He came back with my passport and showed me the visa that he’d pasted in there. He also handed me back $50. I said, “I thought you were only going to charge me $25?” He said, “yes, its $25 for you, but its also $25 for me.”
Now that is a guy that should be employed on Wall Street to do some creative accounting. Actually, given some of the revelations of the past few years, that is where he might have gotten his training.
The money part was fine, but I was much more worried that he’d given me the wrong visa. The visa was clearly labeled “Single Journey Visa.” I’d been clear that I needed a multi-entry visa. I asked him a couple times if this visa would allow me to enter more than once and he told me that it was a multi-entry visa and that I could enter Kenya as many times as I wanted for the three months it was valid. There was absolutely nothing on the face of this visa that indicted that – I figured that he’d just charged me the multi-entry visa price, given me a single entry visa for his internal accounting procedures, and pocketed the difference in price.
But he did it with a smile.
We got to Nairobi around midnight and shortly set off for Kampala. I had made a horrible strategic error in what I brought, or didn’t bring, on board the bus. I’d forgotten to take my sweater out of my backpack. I really don’t know what I was thinking. It was quite hot when we left Arusha, but I knew that the bus was going to be an overnight bus. I also knew that we were going to be going to higher elevations in Kenya and Uganda, which meant for cooler temperatures.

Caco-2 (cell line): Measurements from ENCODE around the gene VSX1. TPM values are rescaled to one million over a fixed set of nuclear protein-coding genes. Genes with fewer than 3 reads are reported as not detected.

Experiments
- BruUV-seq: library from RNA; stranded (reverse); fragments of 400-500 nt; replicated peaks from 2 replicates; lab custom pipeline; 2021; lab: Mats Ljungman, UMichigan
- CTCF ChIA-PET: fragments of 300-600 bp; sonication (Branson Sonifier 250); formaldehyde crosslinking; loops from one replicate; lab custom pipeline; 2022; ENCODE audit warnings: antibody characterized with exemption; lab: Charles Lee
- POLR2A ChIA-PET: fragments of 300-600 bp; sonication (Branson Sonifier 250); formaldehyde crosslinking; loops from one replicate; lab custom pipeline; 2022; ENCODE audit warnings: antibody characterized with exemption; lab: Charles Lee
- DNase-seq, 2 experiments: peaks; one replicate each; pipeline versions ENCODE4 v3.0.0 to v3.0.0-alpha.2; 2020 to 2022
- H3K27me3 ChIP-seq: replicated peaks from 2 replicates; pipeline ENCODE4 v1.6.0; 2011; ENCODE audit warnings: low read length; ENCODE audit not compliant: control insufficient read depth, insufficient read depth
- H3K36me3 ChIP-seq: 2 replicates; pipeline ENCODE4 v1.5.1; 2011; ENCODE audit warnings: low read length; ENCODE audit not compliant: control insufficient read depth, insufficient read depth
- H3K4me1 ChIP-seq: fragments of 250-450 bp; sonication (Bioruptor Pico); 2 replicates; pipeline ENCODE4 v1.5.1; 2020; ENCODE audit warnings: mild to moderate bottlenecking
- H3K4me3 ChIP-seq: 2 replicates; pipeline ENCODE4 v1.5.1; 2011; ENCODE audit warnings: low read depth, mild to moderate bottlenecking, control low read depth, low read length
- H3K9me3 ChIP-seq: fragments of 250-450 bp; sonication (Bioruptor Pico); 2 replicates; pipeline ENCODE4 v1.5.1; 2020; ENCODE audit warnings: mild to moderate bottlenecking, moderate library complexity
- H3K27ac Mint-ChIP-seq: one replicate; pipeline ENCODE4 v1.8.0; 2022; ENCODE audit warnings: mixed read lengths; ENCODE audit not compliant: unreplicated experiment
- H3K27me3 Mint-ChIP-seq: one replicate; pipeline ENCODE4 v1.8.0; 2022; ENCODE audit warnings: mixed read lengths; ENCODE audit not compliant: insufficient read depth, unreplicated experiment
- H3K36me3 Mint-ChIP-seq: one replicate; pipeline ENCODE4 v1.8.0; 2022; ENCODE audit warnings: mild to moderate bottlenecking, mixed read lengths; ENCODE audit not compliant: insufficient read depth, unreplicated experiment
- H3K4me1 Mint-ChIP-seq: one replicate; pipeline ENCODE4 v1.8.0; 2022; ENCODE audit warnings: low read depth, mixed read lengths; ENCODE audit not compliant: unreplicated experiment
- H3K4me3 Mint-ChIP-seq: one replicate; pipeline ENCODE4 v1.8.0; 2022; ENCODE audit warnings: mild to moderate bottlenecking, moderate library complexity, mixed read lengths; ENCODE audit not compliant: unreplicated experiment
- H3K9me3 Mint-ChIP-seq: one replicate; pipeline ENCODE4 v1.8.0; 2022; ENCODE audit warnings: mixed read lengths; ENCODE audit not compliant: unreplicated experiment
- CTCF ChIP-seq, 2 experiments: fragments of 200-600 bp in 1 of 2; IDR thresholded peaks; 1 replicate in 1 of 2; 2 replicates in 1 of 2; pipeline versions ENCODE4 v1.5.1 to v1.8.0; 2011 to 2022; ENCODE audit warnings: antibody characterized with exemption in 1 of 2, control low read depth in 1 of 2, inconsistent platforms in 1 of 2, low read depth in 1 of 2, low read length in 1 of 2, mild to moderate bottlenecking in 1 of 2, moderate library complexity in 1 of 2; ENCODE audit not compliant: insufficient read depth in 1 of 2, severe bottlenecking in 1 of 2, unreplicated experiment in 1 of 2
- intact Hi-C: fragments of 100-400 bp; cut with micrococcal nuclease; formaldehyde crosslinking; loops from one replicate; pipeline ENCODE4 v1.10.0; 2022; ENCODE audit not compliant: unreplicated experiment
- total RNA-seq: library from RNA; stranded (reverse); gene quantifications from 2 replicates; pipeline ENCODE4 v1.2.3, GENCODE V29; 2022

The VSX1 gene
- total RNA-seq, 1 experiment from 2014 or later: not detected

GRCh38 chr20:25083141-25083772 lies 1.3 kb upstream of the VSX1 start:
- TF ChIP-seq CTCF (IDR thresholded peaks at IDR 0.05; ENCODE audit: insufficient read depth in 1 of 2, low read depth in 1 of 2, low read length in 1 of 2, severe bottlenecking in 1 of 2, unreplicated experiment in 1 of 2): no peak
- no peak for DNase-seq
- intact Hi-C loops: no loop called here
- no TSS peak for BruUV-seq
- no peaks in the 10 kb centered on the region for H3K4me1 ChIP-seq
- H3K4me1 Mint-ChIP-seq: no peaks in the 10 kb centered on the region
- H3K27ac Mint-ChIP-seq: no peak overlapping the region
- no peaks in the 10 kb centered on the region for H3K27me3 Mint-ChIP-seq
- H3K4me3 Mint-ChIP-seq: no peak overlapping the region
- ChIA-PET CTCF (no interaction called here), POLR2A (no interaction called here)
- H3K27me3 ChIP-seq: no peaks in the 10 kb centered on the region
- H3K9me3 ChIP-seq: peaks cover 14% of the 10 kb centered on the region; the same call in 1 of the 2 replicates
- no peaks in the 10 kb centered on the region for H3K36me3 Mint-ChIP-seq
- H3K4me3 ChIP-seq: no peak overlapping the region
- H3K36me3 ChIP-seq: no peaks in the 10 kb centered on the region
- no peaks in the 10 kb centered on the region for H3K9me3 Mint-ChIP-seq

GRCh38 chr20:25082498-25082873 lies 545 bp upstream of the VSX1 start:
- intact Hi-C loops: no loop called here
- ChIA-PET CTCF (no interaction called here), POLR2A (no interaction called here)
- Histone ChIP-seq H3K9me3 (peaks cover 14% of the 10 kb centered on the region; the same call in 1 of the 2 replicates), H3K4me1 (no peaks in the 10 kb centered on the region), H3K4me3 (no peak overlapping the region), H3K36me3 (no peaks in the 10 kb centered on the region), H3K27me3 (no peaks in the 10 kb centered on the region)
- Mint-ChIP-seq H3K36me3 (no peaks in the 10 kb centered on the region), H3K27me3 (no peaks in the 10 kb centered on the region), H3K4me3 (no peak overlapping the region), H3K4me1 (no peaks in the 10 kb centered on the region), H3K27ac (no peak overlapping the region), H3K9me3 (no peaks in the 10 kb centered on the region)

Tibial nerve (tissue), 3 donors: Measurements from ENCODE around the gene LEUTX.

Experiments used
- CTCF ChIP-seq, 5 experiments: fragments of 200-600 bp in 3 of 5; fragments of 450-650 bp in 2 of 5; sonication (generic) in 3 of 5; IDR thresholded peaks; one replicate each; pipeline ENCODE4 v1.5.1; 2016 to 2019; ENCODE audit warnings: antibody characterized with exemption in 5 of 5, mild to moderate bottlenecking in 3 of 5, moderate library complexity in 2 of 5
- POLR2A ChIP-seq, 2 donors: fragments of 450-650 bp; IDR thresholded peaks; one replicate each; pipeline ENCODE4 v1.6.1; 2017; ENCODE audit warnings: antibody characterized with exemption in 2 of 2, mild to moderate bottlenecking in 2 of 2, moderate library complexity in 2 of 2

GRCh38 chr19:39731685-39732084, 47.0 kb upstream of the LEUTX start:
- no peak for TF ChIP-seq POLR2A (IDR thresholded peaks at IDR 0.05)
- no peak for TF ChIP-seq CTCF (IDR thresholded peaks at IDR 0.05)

The good news was that the bus was more than half-empty on this second half of the journey, so I could use both my seats to squish in a fetal position to try to sleep. The bad news was that the windows on the bus didn’t all properly close all the way. It was cold. Not freezing cold like the air conditioned bus I took from Capetown to Windhoek (so cold on that bus that I was wearing a sweater, jeans, wool socks and boots and couldn’t sleep), but still pretty damn chilly, especially in a T-shirt.
Add to that a crazy bus driver, who apparently received some monetary bonus to drive as fast as humanly possible – much faster than the road conditions would warrant a sane man – and it wasn’t the best night I had spent on a bus.
Side note: You remember that I’ve said that one of the ways I rate a country is on how many pictures of its President adorn the walls of businesses? You can add a much, much more basic measure – the state of the roads. How the hell some of these countries think they are going to make any economic progress with roads in these conditions is beyond me.